The genetic profile of any given cannabis strain drives the rate and concentration of trichome production. The most impactful variable on the concentrations of cannabinoids and/or terpenes is UV light. Growers know that when cannabis plants are exposed to the broadest UV spectrum, the plants, typically, produce higher concentrations of cannabinoids. The other variable is the strain itself, as many strains respond to UV spectrums differently.

Since the trichome’s and plant’s lifecycles are linked, monitoring trichome maturation is a time-testing way to monitor the plant’s lifecycle stage. In other words, the plant is ready to harvest when the trichomes are completely ‘mature’.

What do ‘mature’ trichomes look like? When the plant and trichomes are young, you’ll see mostly clear ‘crystals’. People say cannabis plants look “sparkly”; this is because of the light refracting off all the translucent trichomes on the plant. As the plant matures, the trichome change from clear crystals lying flat on the plant (almost like a fur) to a cloudy white. The other phenomena which is occurring is the trichomes begin to ‘stand up’. In the final, mature, phase, the trichomes are all standing fully erect and have changed from a cloudy white color to a golden or amber.

It is at this stage that the plants are ‘ripe’ and ready for harvest.

Another Method of Determining Harvest Time

For the sake of completing the conversation, there’s another measurement which can also be used to tell if a plant is ready for harvest, and that is: how old are the plants?

All cannabis plants have a ‘pre-determined’ number of days of growth and ripening coded into their genetics. Typically, grow cycles are 90 to 120 days, starting from when the lights are “flipped” to 12 hours on/12 hours off (for indoor) OR the day after Solstice (for outdoor).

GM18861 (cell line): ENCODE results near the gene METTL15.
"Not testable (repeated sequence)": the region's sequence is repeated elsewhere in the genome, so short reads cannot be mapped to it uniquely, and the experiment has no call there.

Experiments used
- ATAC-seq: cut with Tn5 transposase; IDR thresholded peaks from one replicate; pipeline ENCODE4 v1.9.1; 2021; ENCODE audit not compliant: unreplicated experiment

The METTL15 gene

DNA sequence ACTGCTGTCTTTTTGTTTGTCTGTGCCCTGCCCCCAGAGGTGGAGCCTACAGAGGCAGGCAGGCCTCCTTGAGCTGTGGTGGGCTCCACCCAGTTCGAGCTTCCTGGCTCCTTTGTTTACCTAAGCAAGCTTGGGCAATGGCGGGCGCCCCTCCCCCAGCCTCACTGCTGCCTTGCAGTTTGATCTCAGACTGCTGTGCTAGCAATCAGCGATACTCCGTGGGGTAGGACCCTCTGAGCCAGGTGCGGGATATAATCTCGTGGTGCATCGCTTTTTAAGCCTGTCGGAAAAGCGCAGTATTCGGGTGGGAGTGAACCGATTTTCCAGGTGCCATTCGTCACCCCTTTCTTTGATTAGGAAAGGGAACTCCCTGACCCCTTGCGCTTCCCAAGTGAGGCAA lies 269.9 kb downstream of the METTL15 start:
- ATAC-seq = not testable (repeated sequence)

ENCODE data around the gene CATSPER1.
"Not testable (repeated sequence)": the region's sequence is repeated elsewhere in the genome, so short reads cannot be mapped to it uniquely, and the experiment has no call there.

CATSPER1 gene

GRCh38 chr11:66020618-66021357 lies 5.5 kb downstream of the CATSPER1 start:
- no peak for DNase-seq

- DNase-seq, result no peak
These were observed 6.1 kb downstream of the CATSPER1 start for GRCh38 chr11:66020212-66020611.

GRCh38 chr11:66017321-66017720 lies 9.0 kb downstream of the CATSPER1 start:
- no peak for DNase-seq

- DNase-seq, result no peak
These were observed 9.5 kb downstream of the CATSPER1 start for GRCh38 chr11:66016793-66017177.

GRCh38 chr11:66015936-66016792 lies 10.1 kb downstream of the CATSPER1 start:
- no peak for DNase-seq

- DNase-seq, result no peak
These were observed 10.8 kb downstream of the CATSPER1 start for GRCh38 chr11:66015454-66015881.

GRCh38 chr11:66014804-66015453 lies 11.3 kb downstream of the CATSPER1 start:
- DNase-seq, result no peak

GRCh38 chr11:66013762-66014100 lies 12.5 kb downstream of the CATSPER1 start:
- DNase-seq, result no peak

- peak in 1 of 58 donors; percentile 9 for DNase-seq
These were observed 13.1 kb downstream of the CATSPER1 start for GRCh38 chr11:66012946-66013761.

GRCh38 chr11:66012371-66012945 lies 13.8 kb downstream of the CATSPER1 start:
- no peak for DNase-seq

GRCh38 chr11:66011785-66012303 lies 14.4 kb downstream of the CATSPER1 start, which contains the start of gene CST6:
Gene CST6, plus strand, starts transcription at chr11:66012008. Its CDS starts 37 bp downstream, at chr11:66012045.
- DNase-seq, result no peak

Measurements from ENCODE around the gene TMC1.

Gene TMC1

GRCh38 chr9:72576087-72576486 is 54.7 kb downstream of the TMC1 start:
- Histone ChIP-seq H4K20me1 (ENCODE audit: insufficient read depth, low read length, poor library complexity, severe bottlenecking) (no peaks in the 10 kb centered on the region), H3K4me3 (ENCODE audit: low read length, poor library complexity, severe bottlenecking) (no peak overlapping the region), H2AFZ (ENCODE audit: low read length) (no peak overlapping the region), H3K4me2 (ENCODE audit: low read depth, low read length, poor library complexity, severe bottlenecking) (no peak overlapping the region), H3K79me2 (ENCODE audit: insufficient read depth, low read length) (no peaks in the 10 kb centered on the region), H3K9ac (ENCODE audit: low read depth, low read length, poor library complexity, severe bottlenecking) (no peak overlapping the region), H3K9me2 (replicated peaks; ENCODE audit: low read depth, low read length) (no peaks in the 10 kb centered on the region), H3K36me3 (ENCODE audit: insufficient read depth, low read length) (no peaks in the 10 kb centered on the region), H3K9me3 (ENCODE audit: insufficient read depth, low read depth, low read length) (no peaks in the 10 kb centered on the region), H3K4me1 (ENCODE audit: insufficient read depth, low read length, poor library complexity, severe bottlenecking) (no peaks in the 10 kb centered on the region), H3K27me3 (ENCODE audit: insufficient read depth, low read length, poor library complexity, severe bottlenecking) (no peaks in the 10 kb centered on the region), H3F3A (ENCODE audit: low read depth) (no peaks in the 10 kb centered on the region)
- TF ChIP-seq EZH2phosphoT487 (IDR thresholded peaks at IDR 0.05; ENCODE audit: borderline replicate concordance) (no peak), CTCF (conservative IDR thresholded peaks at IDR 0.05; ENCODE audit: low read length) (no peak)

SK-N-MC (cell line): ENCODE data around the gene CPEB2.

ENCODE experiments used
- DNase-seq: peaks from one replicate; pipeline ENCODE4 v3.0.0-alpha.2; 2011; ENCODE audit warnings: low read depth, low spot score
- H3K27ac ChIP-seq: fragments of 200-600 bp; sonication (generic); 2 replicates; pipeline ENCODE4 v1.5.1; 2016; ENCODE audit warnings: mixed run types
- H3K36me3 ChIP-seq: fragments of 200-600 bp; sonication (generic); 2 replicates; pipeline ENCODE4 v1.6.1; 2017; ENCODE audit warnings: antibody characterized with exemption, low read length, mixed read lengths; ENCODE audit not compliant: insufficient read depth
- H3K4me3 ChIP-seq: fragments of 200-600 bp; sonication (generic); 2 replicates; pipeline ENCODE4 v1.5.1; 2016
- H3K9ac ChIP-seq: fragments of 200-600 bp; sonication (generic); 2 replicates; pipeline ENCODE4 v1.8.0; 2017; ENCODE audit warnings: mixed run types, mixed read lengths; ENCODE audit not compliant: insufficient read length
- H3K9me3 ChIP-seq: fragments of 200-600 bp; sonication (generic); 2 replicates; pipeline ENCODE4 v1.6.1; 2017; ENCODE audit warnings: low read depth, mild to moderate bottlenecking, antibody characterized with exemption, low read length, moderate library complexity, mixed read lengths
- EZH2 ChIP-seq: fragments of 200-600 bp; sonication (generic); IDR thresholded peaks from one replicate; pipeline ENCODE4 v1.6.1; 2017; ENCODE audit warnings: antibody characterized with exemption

For example, if you are growing outdoors and the stain has a 90 day grow cycle, then, by the calendar, 90 days from June 22nd means that on or about September 22nd the trichomes on those plants SHOULD be completely mature.

Due to environmental and grow technique variables (indoor versus outdoor) trichome coloration is the standard for determining harvest time for most strains.

Trichome Farming

Trichrome farming is the process of focusing on maximizing specific types of trichomes by growing strains rich with those varieties. Long time growers are very familiar with the concept of ‘growing with intention’. In fact, many growers of medicinal cannabis work diligently to propagate strains which are rich in one trichome profile or another.

Cannabis Processing

Clearly, trichomes are critical to the output of carefully grown cannabis, and as such, processing cannabis is also a ‘trichome-centric’ activity. Processing cannabis creates opportunities to capture or extract individual trichomes from the biomass of the cannabis plant.

21st century industrial cannabis trimmers are constructed like a tumble-dry dryer, except, the inside of the ‘tumbler’ is built like a cheese-grater. As the cannabis plant is fed into the trimmer, the machine bounces the biomass around shaking off trichomes (Gasp! No!) while ‘trimming’ cannabis buds to a consistent size and shape.